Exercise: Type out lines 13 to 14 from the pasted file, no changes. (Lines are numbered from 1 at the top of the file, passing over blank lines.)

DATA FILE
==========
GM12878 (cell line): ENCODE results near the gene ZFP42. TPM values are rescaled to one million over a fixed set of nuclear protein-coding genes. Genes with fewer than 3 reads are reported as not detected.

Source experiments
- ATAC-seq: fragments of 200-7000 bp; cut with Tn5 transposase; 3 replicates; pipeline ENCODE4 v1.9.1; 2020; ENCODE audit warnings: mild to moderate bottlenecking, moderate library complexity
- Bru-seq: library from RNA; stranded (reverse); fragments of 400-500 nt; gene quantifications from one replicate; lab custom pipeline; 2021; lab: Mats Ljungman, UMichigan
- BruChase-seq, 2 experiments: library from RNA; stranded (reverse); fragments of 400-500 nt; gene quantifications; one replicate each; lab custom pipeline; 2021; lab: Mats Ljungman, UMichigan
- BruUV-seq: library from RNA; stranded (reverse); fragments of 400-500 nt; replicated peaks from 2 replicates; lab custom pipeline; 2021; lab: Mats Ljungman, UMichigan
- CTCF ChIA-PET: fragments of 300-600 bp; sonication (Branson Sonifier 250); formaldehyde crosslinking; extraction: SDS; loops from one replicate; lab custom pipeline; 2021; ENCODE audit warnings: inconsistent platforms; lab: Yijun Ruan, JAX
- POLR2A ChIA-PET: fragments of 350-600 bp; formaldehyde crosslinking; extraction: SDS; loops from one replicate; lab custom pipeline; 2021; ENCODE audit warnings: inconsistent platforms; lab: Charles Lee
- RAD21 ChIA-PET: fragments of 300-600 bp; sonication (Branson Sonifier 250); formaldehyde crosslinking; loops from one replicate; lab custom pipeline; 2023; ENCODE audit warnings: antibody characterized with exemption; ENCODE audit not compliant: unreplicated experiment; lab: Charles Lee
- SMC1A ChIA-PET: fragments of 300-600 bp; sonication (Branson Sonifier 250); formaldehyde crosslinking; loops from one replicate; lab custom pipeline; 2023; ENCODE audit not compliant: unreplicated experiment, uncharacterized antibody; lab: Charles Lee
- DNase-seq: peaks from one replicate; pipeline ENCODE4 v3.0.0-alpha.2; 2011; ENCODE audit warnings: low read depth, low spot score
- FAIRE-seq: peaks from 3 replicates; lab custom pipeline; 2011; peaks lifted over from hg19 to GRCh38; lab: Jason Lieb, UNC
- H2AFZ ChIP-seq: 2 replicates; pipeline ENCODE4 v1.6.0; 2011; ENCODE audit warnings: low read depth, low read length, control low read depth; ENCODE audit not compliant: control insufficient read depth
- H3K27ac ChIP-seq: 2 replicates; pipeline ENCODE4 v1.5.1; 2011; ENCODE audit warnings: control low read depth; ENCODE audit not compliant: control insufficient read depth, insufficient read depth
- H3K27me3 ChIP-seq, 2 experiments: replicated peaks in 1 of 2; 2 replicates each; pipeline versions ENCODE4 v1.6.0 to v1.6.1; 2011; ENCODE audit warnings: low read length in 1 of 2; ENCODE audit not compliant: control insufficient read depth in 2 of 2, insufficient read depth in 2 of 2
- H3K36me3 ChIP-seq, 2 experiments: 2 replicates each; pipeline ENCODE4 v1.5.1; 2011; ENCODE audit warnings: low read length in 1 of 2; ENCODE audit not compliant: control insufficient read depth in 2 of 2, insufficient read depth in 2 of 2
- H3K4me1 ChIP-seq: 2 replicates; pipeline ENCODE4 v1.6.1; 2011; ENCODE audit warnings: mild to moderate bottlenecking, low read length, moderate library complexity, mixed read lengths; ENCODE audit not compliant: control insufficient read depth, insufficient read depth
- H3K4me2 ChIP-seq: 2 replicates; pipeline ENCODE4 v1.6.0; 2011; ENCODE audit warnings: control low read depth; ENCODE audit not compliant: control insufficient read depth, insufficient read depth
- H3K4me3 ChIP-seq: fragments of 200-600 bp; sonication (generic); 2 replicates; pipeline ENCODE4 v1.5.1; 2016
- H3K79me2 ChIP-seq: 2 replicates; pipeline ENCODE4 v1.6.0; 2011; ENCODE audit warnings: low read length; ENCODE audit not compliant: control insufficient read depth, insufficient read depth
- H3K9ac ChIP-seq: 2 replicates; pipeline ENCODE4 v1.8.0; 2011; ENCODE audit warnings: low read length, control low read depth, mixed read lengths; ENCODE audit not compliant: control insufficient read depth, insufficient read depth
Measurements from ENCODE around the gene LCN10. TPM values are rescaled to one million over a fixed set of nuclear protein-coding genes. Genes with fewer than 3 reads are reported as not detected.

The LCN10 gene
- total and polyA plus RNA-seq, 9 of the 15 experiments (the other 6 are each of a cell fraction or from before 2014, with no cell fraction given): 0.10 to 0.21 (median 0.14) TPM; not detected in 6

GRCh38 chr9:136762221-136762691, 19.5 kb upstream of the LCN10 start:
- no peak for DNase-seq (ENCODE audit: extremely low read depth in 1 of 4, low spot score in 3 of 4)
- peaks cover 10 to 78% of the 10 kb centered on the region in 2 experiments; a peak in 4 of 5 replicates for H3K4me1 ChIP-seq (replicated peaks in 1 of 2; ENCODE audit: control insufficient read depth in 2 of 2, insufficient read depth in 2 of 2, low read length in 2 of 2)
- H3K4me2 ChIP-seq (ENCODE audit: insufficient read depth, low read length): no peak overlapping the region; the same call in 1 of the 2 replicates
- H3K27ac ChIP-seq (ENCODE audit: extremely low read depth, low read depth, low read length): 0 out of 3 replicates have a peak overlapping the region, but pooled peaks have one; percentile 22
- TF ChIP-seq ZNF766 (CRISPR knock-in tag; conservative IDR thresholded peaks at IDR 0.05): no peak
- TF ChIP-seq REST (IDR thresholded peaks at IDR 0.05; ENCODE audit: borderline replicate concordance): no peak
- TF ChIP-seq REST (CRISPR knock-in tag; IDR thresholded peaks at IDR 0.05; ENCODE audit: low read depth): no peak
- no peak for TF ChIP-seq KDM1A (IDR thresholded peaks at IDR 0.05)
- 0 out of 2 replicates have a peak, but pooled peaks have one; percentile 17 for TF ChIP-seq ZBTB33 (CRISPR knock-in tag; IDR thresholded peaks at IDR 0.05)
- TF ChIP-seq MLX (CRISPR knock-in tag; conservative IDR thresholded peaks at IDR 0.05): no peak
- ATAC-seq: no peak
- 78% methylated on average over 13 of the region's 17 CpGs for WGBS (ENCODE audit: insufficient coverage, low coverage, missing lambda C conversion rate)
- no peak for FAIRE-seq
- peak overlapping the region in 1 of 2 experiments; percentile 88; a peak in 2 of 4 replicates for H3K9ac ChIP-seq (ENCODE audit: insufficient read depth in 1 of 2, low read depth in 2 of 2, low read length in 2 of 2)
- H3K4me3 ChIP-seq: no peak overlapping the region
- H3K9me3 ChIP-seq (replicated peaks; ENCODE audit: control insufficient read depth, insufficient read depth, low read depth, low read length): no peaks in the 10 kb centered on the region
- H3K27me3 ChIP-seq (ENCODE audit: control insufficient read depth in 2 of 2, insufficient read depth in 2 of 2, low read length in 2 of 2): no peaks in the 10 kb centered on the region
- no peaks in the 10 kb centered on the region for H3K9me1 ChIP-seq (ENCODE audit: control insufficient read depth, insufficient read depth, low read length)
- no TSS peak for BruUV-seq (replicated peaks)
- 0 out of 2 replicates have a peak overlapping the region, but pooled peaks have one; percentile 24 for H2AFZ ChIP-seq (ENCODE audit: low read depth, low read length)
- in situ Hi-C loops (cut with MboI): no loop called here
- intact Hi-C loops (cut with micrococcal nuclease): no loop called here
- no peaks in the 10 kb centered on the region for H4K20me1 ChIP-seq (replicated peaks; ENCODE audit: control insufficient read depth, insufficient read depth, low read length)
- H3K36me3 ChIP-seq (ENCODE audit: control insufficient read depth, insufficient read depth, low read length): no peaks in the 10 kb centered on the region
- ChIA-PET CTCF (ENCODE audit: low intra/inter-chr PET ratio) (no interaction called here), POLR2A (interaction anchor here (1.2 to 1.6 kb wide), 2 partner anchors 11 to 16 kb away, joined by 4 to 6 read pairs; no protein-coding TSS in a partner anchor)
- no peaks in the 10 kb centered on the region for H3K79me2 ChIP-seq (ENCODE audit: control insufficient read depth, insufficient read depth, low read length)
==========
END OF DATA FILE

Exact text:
- H2AFZ ChIP-seq: 2 replicates; pipeline ENCODE4 v1.6.0; 2011; ENCODE audit warnings: low read depth, low read length, control low read depth; ENCODE audit not compliant: control insufficient read depth
- H3K27ac ChIP-seq: 2 replicates; pipeline ENCODE4 v1.5.1; 2011; ENCODE audit warnings: control low read depth; ENCODE audit not compliant: control insufficient read depth, insufficient read depth